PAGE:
WWII German MG42 "cpg" links ID


These links contained 1943 “kam” 7.92x57’s when I got them. There seems nothing written on them. How to tell the country and production time frame? I “bathed” them in oil so they look shiny now.
I take it back, it says “cpg” on the starter tab.


It looks like German WWII vintage. Are you sure it’s not cpq - Rheinmetall-Borsig AG, Guben plant



“cpg” is shown as the code for Doll & Co., Spielwarenfabrik, Kirchenweg 13, Nürnberg, Germany.


SpielwarenFabrik…Toy factory…Nice toys.

Actually, a lot of Tinplate toy factories from before WW II were contracted to do thin metal stamping such as clips, steel belts, etc. All the production suitable for their stamping presses.

A Lot of these factories were formerly owned by Jewish families as well, but after 1933, the owners were gradually expropriated and the plants sold to “party faithful” and were kept running.

Doc AV
AV Ballistics.

BTW, kam is a factory in Poland, Sy…Kamienna, ( can’t remember the Polish), formerly a supplier of the Polish Armed Forces. One of the few codes to use the original name in its coding.

(but you all knew that, I suppose???)


Doc et al - “kam” = HASAG Eisen und Metallwerke G.m.b.H., Werk Skarzysko-Kamienna. It was one of the Hugo Schneider A.-G. factories, hence “HASAG.”


It is a coincidence.

The same as the code “emp”. Plant Empelde from the Dynamit-A.G.


The frequency with which code letters for facilities in the German explosives trade represent place names is so great that it almost certainly was intentional and not random happenstance. I haven’t a list at hand but there are several more that could be cited. Jack


The name Doll & Co., Spielwarenfabrik, Kirchenweg 13, Nürnberg, Germany is for me a little confusing. The Jewish company Doll & Co was sold in 1938 to Fleischmann. I cannot explain why they used the name Doll & Co in WW2.

In the history from the company Gebr. Fleischmann is written; (Translated by google) -:)

Another landmark acquisition by the Fleischmann was in 1938. As part of the linearization had the well-known company Doll & Co., with which it maintained a friendly relationship, to give up their operation. This acquisition can be seen as initiating the pure model train manufacturer. Already 1938/39 Fleischmann began making small models of locomotives and passenger cars to the 0 gauge but the events of World War II stopped the development of model trains. To even get the material for the toy manufacturing, we produced military items such as warships or toy guns. When later on the production of non-war-related goods has been prohibited, had converted to military products such as sheet pans, gas mask container and cartridge belts.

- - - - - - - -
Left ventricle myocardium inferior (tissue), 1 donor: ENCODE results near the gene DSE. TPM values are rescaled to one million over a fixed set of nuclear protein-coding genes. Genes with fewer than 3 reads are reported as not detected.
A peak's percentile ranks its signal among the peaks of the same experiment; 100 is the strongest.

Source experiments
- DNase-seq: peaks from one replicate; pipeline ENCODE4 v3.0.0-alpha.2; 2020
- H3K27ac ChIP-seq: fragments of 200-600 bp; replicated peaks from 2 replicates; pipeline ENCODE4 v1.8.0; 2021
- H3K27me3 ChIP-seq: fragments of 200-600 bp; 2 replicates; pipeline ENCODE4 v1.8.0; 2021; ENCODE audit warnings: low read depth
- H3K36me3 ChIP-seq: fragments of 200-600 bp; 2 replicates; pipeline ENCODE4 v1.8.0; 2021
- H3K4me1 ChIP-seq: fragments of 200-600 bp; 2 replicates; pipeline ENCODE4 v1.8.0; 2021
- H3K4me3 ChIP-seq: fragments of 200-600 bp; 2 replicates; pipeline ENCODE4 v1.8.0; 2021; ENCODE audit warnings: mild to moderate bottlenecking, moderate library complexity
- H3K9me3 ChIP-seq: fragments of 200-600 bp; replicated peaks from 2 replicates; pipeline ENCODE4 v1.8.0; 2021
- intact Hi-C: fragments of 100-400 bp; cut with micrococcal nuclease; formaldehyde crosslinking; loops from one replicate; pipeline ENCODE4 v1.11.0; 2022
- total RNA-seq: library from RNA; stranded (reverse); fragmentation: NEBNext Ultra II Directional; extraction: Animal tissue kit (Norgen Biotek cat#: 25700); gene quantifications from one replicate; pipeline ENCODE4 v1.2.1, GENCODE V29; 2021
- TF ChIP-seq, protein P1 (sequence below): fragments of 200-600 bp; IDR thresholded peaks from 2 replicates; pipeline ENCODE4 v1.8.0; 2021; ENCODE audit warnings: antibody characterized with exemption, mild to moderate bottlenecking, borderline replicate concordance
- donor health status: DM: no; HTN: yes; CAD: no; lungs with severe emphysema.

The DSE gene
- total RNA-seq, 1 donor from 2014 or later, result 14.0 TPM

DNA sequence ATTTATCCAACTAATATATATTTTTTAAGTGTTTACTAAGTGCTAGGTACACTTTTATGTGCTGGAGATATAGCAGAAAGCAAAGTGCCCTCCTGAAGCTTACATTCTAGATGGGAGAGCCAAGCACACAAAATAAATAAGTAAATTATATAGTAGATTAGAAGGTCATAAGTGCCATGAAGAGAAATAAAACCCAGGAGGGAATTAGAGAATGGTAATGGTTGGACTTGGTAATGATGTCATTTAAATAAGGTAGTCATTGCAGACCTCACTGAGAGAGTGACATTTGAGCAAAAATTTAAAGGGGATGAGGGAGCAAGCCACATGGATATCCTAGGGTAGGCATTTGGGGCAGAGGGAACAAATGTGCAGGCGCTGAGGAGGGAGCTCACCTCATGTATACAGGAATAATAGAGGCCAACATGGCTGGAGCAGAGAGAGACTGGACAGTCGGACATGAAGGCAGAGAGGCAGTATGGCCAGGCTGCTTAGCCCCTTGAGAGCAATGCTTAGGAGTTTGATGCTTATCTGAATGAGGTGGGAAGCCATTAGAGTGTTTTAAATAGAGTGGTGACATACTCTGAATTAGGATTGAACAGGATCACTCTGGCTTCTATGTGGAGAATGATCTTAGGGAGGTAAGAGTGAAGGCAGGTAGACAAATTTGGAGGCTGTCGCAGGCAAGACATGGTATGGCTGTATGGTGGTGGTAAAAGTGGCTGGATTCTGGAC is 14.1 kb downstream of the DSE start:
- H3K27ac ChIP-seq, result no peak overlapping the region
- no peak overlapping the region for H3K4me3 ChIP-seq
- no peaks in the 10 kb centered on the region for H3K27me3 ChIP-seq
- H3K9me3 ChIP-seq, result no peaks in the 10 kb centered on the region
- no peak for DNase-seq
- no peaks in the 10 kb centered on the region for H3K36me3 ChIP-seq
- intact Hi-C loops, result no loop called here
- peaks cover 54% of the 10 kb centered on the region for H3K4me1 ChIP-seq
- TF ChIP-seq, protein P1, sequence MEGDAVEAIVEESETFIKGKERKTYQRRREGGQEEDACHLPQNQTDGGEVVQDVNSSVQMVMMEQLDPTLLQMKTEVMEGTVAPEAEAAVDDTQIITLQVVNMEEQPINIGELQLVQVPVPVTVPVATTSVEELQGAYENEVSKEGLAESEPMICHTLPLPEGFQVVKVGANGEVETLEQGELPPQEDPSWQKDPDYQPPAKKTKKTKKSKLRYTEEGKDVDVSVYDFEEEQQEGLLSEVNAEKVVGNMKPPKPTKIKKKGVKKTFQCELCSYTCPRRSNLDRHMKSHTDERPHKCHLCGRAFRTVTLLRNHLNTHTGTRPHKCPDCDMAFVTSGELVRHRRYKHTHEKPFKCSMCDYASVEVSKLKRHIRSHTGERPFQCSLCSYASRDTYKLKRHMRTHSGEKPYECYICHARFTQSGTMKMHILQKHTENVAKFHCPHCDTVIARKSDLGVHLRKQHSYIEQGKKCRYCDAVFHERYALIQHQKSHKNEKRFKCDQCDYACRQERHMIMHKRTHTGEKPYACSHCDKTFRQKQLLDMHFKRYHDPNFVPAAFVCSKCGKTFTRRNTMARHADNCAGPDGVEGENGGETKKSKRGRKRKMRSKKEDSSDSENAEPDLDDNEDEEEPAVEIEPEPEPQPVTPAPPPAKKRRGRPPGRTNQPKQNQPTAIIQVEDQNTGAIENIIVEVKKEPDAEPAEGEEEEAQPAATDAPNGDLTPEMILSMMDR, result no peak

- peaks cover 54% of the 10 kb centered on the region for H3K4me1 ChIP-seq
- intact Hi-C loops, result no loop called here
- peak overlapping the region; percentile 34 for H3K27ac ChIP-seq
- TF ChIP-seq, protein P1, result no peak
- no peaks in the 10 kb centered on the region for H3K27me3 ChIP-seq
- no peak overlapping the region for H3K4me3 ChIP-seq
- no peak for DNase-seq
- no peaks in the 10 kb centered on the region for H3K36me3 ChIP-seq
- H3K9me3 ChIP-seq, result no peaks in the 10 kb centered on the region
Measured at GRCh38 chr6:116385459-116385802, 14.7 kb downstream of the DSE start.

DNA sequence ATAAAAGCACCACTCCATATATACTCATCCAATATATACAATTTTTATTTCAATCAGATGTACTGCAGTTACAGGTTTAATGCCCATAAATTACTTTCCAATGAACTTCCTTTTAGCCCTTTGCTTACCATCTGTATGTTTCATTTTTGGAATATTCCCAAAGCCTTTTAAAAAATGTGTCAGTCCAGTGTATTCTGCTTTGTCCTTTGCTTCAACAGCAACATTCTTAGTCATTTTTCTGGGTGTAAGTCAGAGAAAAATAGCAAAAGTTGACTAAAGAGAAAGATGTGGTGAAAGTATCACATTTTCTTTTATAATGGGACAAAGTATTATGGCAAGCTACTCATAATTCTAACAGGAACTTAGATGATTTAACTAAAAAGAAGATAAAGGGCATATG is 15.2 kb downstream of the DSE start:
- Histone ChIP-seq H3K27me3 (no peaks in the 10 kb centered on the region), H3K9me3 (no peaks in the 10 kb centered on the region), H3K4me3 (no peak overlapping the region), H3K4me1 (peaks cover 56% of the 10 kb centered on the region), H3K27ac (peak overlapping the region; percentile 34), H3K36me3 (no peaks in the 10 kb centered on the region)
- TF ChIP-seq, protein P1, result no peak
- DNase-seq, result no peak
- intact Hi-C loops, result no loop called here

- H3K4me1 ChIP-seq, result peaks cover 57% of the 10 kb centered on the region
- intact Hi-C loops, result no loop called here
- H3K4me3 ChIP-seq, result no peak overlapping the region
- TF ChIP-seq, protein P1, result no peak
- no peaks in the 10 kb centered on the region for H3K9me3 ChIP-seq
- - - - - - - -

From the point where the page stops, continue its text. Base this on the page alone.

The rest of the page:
The adress is still the same

Gebr. Fleischmann GmbH und Co. KG
Kirchenweg 13
D-90419 Nürnberg

If you read German;

nuernberginfos.de/traditions … enbahn.htm



The name actually appears as “Doll & Company” on the original code list as republished in that big book with the orange cover. Don’t feel like going downstairs right now to get the right title. That book is made from a photo-reproduction of the original typed code lists, but I don’t know off hand the issue date of the section that it appears in. As you know, the code lists were compiled and distributed in sections, as sufficient new codes were issued to justify the work of preparing them.

Other than that, I can’t explain it. My experience is that during the Third Reich era, the Germans were terribly inconsistent about just about everything they did. I have always considered the term “Deutsche Ordnung,” when applied to that period, as somewhat of a joke.


Yes John, we look at the same book. Doll & Co is written there.
But why did they write the old Jewish company name in the book


Maybe that was the name it was commonly know as, regardless of who owned or operated it. I can think of a few instances around here where a store or business is still referred to locally by it’s old name, Even though it has a new one or new owners. Confusing for someone new to town for sure…!



My belt came in 2 pieces. Is there any EASY way to reconnect them? Does the end (photo #3) look “normal”, i.e. like the end is supposed to be? What kind of a cool machine installed those little spring-looking spirals which hold the links together, or it was done by hand?


Your belt should have a “tab” on one end of it and a “slot” on the other. Your belt has come apart a some point with the links becoming detached from one another.If you are patient, you can un-crimp one end of the spiral spring and un-screw the spring by twisting it. You can then line up the tabs (using the other links for a guide)and reverse the process, reattaching the belt sections together. You then can re-bend or crimp the spring end to keep it from coming out again. I have never seen the actual machine that originally put the links together but we patch broken or bent links quite often, as I am sure the Germans did. JH

PS: I forgot to add that your belt appears to be of the sixth variation type, with seven different types being known. That would make it a late production item.


Thanks, Jim. All done, the links are re-united after “don’t know” how many years. Actually, a very simple fix, easy to do, just like with a hard drive, once you install one, you remember for the rest of you life.